Rights body demands leash on rape-tainted officials
The need for accordance of a prior sanction to prosecute a public servant should be done away with in cases of custodial rapes, a human rights body has demanded, Upasana Mukherjee reports.delhi Updated: Dec 31, 2012 23:49 IST
The need for accordance of a prior sanction to prosecute a public servant should be done away with in cases of custodial rapes, a human rights body has demanded.
In a letter to the Justice JS Verma Committee set up in the aftermath of the brutal gangrape case of a 23-year-old woman in the Capital, Asian Centre for Human Rights (ACHR) urged the panel to recommend the removal of the requirement for prior sanction.
The rights body claimed there have been 45 custodial rapes between 2002 and 2010, as per the complaints registered by the National Human Rights Commission (NHRC). It said the committee must suggest possible amendments in the criminal laws to provide for quicker trial and enhanced punishment for criminals accused of committing “sexual assault of extreme nature against women”.
The NHRC registered two cases during 2009-2010, four cases during 2008-2009, 18 cases during 2007-2008, 10 cases during 2006-2007, five cases during 2005-2006, four cases during 2004-05 and two cases during 2002-2003.
ACHR director Suhas Chakma said, “These cases are just tip of the iceberg and the law enforcement personnel enjoy virtual immunity as prior sanctioned is required for their prosecution even in cases of rape as per Section 197 of the Criminal Procedure Code (CrPC) and Section 6 of the Armed Forces Special Powers Act of 1958.”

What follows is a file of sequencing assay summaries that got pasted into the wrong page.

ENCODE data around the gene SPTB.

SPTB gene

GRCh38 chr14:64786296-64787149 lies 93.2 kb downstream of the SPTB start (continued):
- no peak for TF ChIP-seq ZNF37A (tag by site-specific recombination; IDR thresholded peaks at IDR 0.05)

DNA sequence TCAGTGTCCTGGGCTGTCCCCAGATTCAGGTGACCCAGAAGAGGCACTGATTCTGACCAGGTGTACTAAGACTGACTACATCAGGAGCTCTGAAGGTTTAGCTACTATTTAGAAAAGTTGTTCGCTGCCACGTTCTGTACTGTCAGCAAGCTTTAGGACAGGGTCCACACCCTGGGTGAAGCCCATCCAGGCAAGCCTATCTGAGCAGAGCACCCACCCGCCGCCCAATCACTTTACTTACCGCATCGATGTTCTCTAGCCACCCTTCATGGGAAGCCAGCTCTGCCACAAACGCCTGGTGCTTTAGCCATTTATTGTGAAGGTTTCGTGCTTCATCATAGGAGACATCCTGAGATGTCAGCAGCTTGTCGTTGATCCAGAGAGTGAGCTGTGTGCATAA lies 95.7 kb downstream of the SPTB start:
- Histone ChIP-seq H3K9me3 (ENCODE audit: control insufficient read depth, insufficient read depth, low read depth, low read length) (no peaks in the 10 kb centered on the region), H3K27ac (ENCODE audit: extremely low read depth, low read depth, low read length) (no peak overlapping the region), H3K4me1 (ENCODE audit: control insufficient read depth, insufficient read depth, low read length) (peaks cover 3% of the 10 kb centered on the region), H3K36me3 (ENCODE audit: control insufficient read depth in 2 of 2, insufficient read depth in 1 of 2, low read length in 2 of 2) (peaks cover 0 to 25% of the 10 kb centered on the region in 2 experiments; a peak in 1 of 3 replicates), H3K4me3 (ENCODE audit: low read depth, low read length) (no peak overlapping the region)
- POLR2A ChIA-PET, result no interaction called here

It also recommended to the Justice Verma panel to amend the CrPC and Indian Penal Code (IPC) to define sexual assault as a violation of physical integrity. It also sought amendment of Section 375 of the IPC (rape) and Section 354 (outraging modesty of women) to include a broad offence of sexual assault and provide commensurate punishment, as per the gravity of harm to the victim.
“The committee should bear in mind that failure of the law to take its own course against sexual assault, which may not necessarily of extreme nature, ultimately creates the environment where criminals dare to commit sexual assault of extreme nature. Women in India have been facing unprecedented sexual violence and the committee must broaden the definition to capture all forms of sexual assault,” added Chakma.